On August 7, 2012, Plaintiff reported to Dr. Tyler that she was experiencing neck and right arm pain with paresthesia radiating down into the second and third fingers of her right hand. It was noted that an MRI of her cervical spine (performed at the Navy hospital) showed a disc abnormality at C5-6 on the right side consistent with her symptoms. Dr. Tyler recommended physical therapy and a cervical epidural injection. (R.p. 584).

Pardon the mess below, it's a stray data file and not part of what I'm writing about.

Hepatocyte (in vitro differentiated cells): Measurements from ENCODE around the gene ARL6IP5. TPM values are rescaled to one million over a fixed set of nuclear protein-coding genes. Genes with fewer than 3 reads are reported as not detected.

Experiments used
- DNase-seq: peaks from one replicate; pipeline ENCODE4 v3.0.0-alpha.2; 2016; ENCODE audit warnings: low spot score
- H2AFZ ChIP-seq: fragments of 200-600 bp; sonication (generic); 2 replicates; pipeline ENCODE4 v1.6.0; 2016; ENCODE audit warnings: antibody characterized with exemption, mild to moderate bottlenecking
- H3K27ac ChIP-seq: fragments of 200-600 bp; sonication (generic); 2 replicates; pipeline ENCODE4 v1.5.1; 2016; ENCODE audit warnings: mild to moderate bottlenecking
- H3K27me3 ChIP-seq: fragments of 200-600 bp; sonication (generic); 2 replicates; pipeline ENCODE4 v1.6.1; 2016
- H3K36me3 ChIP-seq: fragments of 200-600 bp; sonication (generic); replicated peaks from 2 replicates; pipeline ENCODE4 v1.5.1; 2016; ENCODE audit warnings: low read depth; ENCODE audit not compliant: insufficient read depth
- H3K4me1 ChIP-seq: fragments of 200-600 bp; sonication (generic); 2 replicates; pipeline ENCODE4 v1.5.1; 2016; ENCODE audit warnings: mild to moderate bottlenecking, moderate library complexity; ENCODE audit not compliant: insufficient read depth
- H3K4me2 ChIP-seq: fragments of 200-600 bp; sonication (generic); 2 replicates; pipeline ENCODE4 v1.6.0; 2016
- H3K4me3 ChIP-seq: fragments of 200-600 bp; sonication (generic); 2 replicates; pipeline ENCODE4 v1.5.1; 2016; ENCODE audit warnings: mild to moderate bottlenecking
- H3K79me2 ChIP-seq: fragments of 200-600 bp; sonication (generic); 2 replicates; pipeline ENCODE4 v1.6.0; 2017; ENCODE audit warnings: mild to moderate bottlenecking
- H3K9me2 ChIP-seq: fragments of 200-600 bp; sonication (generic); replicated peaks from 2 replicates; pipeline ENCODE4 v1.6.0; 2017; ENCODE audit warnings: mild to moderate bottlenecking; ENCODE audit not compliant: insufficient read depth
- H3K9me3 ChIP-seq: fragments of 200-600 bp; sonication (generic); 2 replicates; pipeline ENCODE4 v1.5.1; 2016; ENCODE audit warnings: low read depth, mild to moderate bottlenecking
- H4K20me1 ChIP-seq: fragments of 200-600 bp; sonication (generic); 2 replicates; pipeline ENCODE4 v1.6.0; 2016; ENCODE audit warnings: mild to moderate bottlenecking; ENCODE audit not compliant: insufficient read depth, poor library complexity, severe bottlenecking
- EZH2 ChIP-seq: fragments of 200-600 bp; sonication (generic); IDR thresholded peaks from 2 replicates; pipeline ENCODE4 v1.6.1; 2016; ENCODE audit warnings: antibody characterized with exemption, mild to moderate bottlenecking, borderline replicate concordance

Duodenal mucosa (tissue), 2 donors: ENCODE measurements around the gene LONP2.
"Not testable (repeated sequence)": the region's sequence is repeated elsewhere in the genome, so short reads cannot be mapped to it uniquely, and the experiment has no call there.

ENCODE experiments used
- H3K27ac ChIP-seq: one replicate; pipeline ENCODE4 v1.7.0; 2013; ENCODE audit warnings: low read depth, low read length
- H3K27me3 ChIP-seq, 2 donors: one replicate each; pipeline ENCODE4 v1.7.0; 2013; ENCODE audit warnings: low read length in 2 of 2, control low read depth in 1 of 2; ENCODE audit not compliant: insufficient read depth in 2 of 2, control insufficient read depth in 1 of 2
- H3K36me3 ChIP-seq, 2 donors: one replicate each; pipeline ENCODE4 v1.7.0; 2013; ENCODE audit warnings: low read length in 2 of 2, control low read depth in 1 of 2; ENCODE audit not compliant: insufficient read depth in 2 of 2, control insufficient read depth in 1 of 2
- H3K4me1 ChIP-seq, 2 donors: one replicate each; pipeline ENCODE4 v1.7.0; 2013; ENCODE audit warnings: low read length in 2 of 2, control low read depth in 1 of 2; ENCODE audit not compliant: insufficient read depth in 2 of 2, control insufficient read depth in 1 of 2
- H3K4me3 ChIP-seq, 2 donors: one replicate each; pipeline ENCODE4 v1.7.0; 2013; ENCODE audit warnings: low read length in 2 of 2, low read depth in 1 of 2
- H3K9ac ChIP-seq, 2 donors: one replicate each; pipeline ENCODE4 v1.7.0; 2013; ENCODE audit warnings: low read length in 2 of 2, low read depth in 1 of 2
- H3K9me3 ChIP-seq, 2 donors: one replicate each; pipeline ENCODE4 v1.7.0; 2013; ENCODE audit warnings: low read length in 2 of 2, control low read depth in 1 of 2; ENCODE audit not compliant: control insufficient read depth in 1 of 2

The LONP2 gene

Plaintiff began treatment with Dr. J. Edward Nolan, a pain management specialist at Trident Pain Center, in Augusl2Ol2. Cervical and lumbar facet injections were administered. (R.pp. 442-448). Through August 23, 2013. Plaintiff had appointments generally once or twice a month for her complaints of neck, shoulder, and low back pain, which she rated as ranging from 3 to 9 on a scale of 1 to 10. (R.pp. 442, 445, 658, 662, 665, 669, 672, 679, 709, 712, 716, 719, 722, 724, 727, 730). She complained of mild to moderate pain in her right cervical paraspinous musculature; lumbar paraspinous musculature, her sacro-iliac joint bilaterally, her left groin, and in the left posterior femoral cutaneous nerve distribution. (R.pp. 445-446, 659, 666, 669, 675-676, 680, 709, 713, 719, 722, 724, 727, 731). Dr. Nolan and his associates diagnosed Plaintiff with lumbar facet arthropathy, cervical facet arthropathy, cervical radiculopathy, lumbar disc displacement, muscle spasms, sacro-iliac joint pain, and lumbar post-laminectomy. (709-10, 713, 716, 719-720, 722, 724, 727, 731). Treatment included cervical and lumbar facet injections, lumbar steroid injections, cervical steroid injections, sacro-iliac injections, and trigger point injections. (R.pp. 442-443, 446, 659-660, 662, 666-67, 669-670, 673, 676-677, 680-681, 709-710, 713, 716-717, 722, 724, 727-728, 731). Plaintiff reported 50% to 90% relief from these injections. (R.pp. 658, 665, 675, 679, 712, 730). Additionally, Dr. Nolan and his associates prescribed medications, including at various times, Lortab, Flexeril, Cymbalta, Lyrica, Requip, and MS Contin. (R.pp. 446, 659, 663, 670, 676, 680, 710, 728, 731).